Feature image: Structure of DDT. Chemical structures help determine how a chemical would move in the environment
Toxicologists love chemical structures because structures tell a lot about a chemical, just like genes tell a lot about a person. And chemicals, like people, are also shaped by the environment. Therefore, to understand how long pollutants persist, and how they move and distribute, it is important to know their chemical structure and environmental condition.
How are pollutants distributed?
If a pollutant/compound is water soluble, it is likely to be found in water. If it isn’t water-soluble, it will likely bind to soil or enter an organism (or, if it is added to water, it will just remain on the surface and not mix with water). In general, compounds containing many oxygen and hydrogen molecules (-OH) like water and compounds with many carbon and hydrogen molecules (-CH) don’t. And if the bonds between the molecules of a compound are weak, they are likely to enter and disperse in the atmosphere.
Thus, by checking the concentration of a pollutant in different matrices (water, organic compounds and air), scientists can determine how the pollutant would be distributed in the environment. Most pollutants are distributed in multiple matrices (example: soil and water if slightly soluble).
How long do pollutants persist?
Pollutants can be broken down by light, heat, water, oxygen, acids, bases, microorganisms, and enzymes in plants and animals. However, some pollutants are persistent in the environment because their chemical structure makes them more resistant to degradation. These pollutants often have many halogen atoms (chlorine, fluorine etc.). They bind tightly to soil and can accumulate in organisms. While toxicologists prefer pollutants that are degraded easily, the degradation process can sometimes ‘activate’ a pollutant and make it more toxic (more on this later!).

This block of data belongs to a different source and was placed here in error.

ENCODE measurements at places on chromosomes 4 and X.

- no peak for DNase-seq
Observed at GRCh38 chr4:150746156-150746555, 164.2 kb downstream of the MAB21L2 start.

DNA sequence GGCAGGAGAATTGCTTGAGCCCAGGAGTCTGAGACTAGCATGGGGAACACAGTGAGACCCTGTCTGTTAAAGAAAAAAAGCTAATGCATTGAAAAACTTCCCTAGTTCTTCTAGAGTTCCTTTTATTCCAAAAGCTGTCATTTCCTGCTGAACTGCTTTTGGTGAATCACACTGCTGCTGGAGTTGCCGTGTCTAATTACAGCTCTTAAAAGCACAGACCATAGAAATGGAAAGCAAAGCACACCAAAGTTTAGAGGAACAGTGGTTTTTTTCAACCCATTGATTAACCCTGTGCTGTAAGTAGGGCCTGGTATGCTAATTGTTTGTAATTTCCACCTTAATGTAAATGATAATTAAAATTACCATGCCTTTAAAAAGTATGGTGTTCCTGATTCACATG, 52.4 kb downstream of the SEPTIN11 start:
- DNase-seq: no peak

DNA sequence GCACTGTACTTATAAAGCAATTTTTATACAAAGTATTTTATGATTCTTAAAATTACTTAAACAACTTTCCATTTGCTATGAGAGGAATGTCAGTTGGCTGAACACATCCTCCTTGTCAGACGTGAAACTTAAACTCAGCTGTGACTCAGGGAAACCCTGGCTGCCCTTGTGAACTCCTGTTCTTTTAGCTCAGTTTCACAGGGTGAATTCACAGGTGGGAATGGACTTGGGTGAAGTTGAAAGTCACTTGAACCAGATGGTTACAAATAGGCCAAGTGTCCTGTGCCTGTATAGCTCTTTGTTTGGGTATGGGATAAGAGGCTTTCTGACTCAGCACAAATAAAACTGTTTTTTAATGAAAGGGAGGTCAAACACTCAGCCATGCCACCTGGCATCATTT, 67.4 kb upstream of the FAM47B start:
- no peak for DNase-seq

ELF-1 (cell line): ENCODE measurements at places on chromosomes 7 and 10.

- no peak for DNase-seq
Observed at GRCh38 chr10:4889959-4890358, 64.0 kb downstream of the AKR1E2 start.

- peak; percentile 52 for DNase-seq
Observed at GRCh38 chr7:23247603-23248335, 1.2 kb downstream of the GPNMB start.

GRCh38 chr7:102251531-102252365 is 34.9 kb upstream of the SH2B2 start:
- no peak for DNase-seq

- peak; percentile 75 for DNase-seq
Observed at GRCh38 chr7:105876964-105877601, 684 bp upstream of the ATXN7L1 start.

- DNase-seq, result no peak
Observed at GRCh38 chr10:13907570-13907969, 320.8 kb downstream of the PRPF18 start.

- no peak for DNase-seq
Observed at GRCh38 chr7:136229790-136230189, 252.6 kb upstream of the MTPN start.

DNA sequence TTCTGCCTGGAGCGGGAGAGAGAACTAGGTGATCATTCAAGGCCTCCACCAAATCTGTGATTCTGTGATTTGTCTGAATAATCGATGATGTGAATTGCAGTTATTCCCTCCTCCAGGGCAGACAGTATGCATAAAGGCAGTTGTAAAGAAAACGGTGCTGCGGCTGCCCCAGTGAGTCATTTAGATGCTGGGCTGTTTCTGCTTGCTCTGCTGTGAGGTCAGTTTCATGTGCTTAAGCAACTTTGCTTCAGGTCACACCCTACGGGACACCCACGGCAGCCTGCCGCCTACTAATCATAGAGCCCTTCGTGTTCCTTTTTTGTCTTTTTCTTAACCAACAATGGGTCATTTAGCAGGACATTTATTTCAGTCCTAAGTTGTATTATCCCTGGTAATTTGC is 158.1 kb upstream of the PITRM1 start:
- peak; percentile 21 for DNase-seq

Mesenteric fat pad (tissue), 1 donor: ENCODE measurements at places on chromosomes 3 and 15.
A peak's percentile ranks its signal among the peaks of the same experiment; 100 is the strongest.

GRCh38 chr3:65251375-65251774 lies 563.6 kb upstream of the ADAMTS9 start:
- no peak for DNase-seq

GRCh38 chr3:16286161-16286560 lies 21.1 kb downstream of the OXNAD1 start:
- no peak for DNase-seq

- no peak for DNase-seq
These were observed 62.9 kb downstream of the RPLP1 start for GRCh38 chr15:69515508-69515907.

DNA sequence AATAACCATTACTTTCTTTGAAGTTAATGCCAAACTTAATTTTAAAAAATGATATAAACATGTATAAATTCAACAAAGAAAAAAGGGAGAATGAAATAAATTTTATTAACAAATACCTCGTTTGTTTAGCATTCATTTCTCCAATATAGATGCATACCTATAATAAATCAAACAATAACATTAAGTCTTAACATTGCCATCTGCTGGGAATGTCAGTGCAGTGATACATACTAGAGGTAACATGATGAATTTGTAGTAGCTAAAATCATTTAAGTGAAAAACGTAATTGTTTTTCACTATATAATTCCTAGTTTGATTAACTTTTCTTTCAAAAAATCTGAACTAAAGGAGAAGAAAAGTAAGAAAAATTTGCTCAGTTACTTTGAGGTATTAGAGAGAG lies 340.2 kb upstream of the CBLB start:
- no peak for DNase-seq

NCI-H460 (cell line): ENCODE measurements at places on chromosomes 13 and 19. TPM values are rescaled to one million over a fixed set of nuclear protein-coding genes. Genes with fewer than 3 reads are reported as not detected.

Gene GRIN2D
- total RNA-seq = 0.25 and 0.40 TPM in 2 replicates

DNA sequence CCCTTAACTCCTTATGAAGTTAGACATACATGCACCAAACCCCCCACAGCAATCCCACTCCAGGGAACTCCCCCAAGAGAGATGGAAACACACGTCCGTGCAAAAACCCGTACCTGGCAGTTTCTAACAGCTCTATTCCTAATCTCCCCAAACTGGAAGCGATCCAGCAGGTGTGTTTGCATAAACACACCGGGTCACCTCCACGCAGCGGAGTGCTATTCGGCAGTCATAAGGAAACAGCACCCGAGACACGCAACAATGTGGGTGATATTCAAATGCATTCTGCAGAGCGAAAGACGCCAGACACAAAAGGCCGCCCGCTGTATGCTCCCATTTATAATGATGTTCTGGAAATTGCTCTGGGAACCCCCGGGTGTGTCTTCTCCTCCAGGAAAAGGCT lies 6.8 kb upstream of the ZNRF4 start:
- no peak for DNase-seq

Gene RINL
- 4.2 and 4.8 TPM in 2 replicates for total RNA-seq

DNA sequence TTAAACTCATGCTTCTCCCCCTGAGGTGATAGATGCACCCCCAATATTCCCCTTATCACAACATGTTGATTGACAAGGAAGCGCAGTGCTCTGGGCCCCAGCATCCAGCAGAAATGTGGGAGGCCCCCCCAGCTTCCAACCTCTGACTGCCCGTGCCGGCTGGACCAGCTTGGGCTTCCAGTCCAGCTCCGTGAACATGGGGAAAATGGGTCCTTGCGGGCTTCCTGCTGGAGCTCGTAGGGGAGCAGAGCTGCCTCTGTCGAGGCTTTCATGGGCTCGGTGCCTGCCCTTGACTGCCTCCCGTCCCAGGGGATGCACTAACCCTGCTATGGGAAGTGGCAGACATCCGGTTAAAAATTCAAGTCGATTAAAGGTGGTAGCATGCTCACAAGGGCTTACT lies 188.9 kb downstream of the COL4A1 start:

How do pollutants move?
Pollutants that are bound to soil or other organic materials (i.e., they are no longer bioavailable) will be unable to interact with and affect organisms. But a change in pH, temperature and/or humidity can weaken the bonds and make these pollutants mobile again. An increase in temperature and/or humidity can cause pollutants to vaporize and enter the atmosphere. Pollutants of smaller size move further and generally, move from areas of high concentration to low concentration. Wind speeds, water currents, snowfalls, and rainfalls decide how far pollutants get transported in the environment.
Principles of Ecotoxicology (4th Edition) by C.H. Walker, R.M. Sibly, S.P. Hopkin and D.B. Peakall